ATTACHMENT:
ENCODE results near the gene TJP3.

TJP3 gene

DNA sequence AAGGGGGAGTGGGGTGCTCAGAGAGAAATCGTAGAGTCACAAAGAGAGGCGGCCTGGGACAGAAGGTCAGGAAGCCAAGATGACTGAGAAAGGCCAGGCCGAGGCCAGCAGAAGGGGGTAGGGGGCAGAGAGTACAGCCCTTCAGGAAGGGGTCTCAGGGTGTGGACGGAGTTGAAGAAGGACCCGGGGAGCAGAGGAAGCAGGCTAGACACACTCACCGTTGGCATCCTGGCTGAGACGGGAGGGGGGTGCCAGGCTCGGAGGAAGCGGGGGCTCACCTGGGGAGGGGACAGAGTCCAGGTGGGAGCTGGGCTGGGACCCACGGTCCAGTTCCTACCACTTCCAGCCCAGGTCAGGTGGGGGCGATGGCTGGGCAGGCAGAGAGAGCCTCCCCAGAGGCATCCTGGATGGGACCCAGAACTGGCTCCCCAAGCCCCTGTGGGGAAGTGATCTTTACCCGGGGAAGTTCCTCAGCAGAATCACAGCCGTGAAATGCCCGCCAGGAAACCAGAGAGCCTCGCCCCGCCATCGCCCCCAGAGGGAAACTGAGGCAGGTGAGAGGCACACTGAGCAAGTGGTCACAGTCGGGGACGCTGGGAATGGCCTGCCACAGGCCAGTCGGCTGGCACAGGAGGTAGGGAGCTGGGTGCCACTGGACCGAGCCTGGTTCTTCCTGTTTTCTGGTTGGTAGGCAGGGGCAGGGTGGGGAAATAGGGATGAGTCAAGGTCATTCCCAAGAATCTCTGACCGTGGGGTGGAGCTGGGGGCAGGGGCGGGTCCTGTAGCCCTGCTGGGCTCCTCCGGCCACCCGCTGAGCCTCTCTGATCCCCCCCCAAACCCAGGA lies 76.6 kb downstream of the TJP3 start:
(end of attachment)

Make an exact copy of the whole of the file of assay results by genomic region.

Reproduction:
ENCODE results near the gene TJP3.

TJP3 gene

DNA sequence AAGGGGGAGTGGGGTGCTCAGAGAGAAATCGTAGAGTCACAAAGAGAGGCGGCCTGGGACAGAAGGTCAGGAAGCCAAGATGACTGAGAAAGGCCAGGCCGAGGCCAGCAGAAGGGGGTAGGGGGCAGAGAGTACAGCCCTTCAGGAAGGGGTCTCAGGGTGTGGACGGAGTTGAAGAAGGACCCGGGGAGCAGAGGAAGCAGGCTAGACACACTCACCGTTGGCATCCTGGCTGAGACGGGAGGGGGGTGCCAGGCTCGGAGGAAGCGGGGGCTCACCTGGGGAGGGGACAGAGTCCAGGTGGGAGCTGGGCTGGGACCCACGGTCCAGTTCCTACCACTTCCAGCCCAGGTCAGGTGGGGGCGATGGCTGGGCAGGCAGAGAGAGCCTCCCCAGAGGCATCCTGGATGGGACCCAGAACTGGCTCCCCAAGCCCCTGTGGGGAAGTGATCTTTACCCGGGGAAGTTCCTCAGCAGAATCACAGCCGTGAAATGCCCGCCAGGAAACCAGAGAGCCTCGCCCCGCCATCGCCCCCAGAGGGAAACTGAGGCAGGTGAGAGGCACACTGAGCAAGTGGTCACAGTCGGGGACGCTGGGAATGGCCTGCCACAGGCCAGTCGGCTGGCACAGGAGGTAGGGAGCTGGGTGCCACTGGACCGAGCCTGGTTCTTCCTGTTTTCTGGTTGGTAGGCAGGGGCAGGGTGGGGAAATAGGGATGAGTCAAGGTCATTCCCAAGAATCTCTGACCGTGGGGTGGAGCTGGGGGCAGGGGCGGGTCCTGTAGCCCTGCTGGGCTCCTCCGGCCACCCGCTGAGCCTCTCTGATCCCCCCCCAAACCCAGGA lies 76.6 kb downstream of the TJP3 start: